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Two books trying to be one
on 12 August 2014
You are your soul’s keeper.
This is the theme of John Ortberg’s book, Soul Keeping. We are not the captains of our souls, we are only the keepers. The soul belongs to God, and we need to look after it. It is a gift – a loan, even. Note the soul is not the same as what we consider ‘self’. The soul encompasses all of us – body, mind, will.To have a healthy soul is to have an integrated soul where all these components work together. Sin disintegrates us. The soul needs tending, caring for – not ignoring. It needs us to maintain a connection with God, but so often we starve our souls of this connection, neglecting them. We focus on the hurry, the busyness, the cares of the world and don’t want to face that deep, wounded part of us for which these are no balm.
My problem as a reader was not with the topic but the book’s own integrated-ness. In part, it is a reflection on soul keeping, and what the soul needs to lead a healthy and God-focused existence. In a different way it is an homage to Ortberg’s mentor and friend, Dallas Willard, who is obviously a hero to him. This I found interesting, but would have prefered two books – one more anecdotal, describing his relationship with Willard and what he learned from and through him, and another book delving into the main topic. As it is, I kept putting it down and forgetting to pick it up again, which meant I forgot what I’d read before. The flow wasn’t quite right. It is two books trying to be one, and not quite managing it. They are related, I admit, as much of Ortberg’s thought stems from Willard, but it doesn't quite work for me. I get into one of the two threads, then it breaks off into the other and I have to change gear… Perhaps the editor in me is what’s causing the trouble!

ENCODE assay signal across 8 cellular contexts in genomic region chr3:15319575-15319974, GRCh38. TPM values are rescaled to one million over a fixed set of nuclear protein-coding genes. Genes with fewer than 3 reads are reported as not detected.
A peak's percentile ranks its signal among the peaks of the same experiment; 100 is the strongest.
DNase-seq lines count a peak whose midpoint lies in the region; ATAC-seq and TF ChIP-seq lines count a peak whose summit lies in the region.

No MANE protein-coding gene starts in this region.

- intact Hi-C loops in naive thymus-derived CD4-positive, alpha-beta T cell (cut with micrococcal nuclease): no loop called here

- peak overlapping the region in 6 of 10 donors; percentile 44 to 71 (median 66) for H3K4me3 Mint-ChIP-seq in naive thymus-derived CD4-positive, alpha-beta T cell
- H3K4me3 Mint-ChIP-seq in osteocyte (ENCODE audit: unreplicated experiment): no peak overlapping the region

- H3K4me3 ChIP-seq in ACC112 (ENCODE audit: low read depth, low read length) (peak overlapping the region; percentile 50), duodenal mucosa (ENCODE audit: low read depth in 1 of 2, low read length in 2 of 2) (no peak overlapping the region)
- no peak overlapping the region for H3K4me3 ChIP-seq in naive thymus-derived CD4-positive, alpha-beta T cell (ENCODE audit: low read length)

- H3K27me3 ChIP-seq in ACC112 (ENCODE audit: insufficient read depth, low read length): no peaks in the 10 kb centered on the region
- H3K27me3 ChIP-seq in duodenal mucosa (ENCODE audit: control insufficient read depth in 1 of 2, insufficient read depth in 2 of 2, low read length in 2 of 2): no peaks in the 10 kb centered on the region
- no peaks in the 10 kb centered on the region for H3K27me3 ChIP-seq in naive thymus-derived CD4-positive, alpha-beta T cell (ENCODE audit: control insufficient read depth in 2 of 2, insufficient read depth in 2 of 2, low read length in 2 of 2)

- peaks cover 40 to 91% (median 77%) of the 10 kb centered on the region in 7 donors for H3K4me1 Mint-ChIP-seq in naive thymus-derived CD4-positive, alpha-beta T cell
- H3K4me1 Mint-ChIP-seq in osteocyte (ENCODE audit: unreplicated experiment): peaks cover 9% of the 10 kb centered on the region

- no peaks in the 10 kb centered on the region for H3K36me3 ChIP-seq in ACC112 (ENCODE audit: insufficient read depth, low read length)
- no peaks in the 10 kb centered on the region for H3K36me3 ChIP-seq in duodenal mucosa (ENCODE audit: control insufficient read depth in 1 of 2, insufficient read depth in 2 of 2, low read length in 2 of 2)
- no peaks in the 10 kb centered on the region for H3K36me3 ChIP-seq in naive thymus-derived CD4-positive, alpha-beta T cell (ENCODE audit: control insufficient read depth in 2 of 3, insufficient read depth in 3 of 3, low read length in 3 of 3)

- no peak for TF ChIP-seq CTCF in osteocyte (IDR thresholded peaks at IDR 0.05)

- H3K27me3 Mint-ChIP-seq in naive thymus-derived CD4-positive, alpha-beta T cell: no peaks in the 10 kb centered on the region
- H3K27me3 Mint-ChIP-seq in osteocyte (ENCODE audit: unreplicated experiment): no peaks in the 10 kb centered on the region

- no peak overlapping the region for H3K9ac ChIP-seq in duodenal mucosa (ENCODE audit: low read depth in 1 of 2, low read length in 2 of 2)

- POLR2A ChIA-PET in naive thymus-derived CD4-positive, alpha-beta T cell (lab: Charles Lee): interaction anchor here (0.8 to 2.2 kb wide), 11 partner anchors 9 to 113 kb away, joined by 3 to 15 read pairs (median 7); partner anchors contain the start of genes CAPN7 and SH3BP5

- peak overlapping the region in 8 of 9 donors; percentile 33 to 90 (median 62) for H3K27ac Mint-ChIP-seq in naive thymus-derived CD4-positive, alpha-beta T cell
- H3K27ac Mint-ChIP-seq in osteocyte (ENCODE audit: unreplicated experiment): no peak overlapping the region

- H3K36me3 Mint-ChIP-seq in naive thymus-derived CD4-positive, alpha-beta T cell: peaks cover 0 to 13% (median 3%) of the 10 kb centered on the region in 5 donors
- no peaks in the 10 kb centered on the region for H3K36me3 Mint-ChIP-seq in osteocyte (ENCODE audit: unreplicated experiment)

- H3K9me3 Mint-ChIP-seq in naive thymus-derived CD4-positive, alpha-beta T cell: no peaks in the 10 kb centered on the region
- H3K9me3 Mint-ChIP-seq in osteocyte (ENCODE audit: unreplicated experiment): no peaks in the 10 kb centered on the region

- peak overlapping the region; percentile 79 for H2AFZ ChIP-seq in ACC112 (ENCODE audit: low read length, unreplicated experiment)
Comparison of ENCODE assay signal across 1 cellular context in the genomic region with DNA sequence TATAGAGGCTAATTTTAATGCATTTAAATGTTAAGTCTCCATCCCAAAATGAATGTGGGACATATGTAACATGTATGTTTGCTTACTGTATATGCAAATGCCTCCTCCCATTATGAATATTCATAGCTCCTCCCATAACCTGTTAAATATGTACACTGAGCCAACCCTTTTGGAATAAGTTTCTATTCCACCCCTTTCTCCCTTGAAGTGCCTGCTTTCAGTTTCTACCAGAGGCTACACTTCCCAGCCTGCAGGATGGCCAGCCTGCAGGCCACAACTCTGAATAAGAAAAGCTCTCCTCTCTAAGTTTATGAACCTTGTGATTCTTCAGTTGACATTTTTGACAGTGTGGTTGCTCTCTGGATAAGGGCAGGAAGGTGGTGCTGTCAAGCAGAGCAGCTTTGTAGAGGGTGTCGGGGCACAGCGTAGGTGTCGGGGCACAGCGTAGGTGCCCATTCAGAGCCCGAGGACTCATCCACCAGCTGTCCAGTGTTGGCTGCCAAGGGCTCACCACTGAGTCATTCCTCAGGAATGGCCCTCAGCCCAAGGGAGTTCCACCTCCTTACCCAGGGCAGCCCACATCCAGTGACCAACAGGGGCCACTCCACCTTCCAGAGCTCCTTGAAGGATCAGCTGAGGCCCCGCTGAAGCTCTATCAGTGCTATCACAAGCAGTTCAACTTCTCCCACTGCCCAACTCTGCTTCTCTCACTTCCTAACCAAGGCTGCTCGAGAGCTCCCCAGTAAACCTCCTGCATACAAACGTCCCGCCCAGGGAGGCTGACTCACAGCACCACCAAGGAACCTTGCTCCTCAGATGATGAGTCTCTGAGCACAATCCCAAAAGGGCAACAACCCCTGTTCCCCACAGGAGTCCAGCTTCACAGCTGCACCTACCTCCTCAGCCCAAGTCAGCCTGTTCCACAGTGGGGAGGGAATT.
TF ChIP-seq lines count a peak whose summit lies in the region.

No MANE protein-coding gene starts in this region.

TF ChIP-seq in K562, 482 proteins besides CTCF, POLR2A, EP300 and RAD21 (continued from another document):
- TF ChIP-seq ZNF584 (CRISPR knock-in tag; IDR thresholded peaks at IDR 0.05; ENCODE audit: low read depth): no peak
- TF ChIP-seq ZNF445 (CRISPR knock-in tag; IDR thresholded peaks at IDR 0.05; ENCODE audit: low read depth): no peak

This is a thoughtful book from which I gleaned much, but one I would need to read again to remember properly. There are many thoughts within its pages which deserve mulling over. Flashes of honesty, vulnerability and humour from Ortberg I found helpful although, as I said, I would have rather have read about his relationship with Willard in a different format. I think it would have allowed the ‘soul’ of the writing to have more space to grow.
In the light of this, reading a chapter now and then is a good way to read this book, taking each part on its own merit, being challenged by and drawing encouragement from it.
*I received this book free from the publisher through the BookLook Bloggers book review bloggers program. I was not required to write a positive review. The opinions I have expressed are my own.*